Posts Tagged ‘mathematics’

Computer Science Algorithms are way better than Mathematical Theorems

January 24, 2015

I see a great deal of beauty in mathematics. There is much beauty in a well-described, step-by-step proof of a theorem.

Lately I have been learning algorithms for parsing and compilers from a pair of marvelous books. [1] I think the author is one of the best technical writers in the world, which makes learning very enjoyable. As I learn the parsing and compiler algorithms described in the books, the same sense of beauty rises up inside me as with a good math theorem proof.

So both Mathematical theorems and Computer Science algorithms have tremendous beauty. Nonetheless, I think that Computer Science algorithms are way better than Mathematical theorems. Here’s why:

In Mathematics there is a tightly constrained framework in which one operates. There is a limited set of building blocks (axioms) and rules that one uses to perform work. Conversely, in Computer Science algorithms there is no such finite, well-defined set of building blocks and rules. Although there are commonly used techniques – recursion, closure, induction, etc. – there are an infinite number of concepts that may be used to create an algorithm. That infinite variety provides enormous power and complexity, and requires great creativity and ingenuity, and is why I think Computer Science algorithms are way better than Mathematical theorems.

[1] “Parsing Techniques” by Dick Grune et al, “Modern Compiler Design” by Dick Grune et al.

Ways To Specify Things Precisely And Clearly

February 23, 2014

I am interested in hearing your thoughts on this:

Need Precision And Clearness

In work and in daily life it is important to be precise and clear. Mathematics is one way to achieve precision and clearness, if the problem is numerical in nature. However, there are many problems that require precision and clearness and are not numerical in nature. I think our educational system devotes too much time to mathematics as a way to express precision and clearness, and not enough time to the other means to express precision and clearness.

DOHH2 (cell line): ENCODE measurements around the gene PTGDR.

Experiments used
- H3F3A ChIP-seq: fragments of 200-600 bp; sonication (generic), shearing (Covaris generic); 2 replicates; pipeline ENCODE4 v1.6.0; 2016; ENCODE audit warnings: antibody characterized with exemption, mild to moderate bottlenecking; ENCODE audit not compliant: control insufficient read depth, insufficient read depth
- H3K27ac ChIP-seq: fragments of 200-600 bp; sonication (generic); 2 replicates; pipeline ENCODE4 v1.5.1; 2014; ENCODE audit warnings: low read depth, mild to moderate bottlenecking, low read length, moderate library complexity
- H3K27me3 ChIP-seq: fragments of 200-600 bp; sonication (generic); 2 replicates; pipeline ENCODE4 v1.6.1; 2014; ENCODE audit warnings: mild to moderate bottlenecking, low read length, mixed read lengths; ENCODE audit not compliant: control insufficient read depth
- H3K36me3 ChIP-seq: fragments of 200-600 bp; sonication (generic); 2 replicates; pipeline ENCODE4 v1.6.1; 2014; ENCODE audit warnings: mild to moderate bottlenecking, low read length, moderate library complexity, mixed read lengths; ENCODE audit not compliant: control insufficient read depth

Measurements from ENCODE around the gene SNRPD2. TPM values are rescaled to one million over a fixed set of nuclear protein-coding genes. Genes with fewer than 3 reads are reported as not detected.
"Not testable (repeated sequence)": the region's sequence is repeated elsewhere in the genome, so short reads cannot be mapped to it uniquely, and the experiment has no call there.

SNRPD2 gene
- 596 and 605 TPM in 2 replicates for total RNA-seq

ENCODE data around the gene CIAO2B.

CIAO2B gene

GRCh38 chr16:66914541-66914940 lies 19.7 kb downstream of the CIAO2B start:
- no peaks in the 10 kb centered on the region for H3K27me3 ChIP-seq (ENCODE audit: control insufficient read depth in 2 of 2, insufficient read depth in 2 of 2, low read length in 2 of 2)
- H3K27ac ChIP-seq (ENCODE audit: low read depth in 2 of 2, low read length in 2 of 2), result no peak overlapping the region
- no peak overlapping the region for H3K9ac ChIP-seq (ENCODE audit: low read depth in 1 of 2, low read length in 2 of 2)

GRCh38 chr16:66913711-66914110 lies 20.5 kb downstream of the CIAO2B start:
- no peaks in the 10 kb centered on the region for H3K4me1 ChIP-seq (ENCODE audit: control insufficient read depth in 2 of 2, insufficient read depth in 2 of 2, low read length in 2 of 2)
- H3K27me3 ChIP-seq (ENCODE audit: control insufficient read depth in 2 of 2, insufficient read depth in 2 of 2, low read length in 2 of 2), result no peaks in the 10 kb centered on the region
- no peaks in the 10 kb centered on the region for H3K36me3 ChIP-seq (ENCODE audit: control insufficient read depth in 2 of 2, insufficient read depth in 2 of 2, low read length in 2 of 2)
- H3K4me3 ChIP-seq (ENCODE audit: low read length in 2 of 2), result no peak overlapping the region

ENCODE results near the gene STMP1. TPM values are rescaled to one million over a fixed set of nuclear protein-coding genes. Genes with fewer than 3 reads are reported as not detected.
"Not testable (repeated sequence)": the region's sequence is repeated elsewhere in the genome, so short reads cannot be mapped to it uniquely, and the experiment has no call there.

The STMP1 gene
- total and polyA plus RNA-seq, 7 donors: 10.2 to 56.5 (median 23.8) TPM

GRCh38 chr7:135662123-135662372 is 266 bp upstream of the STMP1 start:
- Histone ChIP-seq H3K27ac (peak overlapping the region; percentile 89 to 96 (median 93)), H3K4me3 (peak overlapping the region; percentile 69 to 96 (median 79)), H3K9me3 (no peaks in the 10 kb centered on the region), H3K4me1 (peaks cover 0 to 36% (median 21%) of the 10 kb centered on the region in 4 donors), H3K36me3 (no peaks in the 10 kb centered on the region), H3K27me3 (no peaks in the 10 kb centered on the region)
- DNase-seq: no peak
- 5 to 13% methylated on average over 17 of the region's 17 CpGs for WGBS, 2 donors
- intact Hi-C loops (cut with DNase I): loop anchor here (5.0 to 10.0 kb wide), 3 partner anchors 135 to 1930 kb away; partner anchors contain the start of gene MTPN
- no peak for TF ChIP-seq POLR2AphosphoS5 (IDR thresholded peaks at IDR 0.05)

Allow me to explain please…

My Kitchen Has 10 Pieces Of Fruit

In my kitchen I always keep 10 pieces of fruit on hand. Of the 10 pieces of fruit I always have two varieties: bananas and oranges, pears and kiwis, etc. If I wanted to rigorously specify this, I could create a mathematical equation:

x + y = 10

where x represents one kind of fruit and y the other.

Equations are great for precisely and clearly specifying things that are numerical, such as the count of pieces of fruit in my kitchen.

Being able to specify things precisely and clearly is important. Mathematical equations are great for this: they are succinct, they are abstract (free of irrelevant details such as the fruit’s color, shape, and texture), and they avoid the clumsiness of the English language (“I have 10 pieces of fruit and of them I have two varieties” is clumsy compared to “x + y = 10“).

Non-Numerical Problems Need Precision And Clearness

Not everything that we want to specify precisely and clearly is numerical. For instance, it would be useful to precisely and clearly specify the format of a Web page (i.e., HTML): an HTML document must have html at the beginning (the root element) and it must contain a head element followed by a body element; the head must contain zero or more meta elements and a title element, and so forth. Some very smart people have developed a succinct, precise way of specifying the HTML format, using something called a “BNF grammar.”  A BNF grammar contains “rules” and each rule specifies the content of each element, e.g.,

<html> ::= <head> <body>
<head> ::= <meta>* <title>
<body> ::= …

That notation might look strange. That illustrates my point. Here we have something that is non-numerical and needs a precise and clear specification. The BNF grammar notation is something that our educational system should expose to students early in their education.

Students need to see that (1) things need to be specified precisely and clearly, (2) not everything is numerical, and (3) non-numerical things can be expressed as precisely and clearly as numerical things.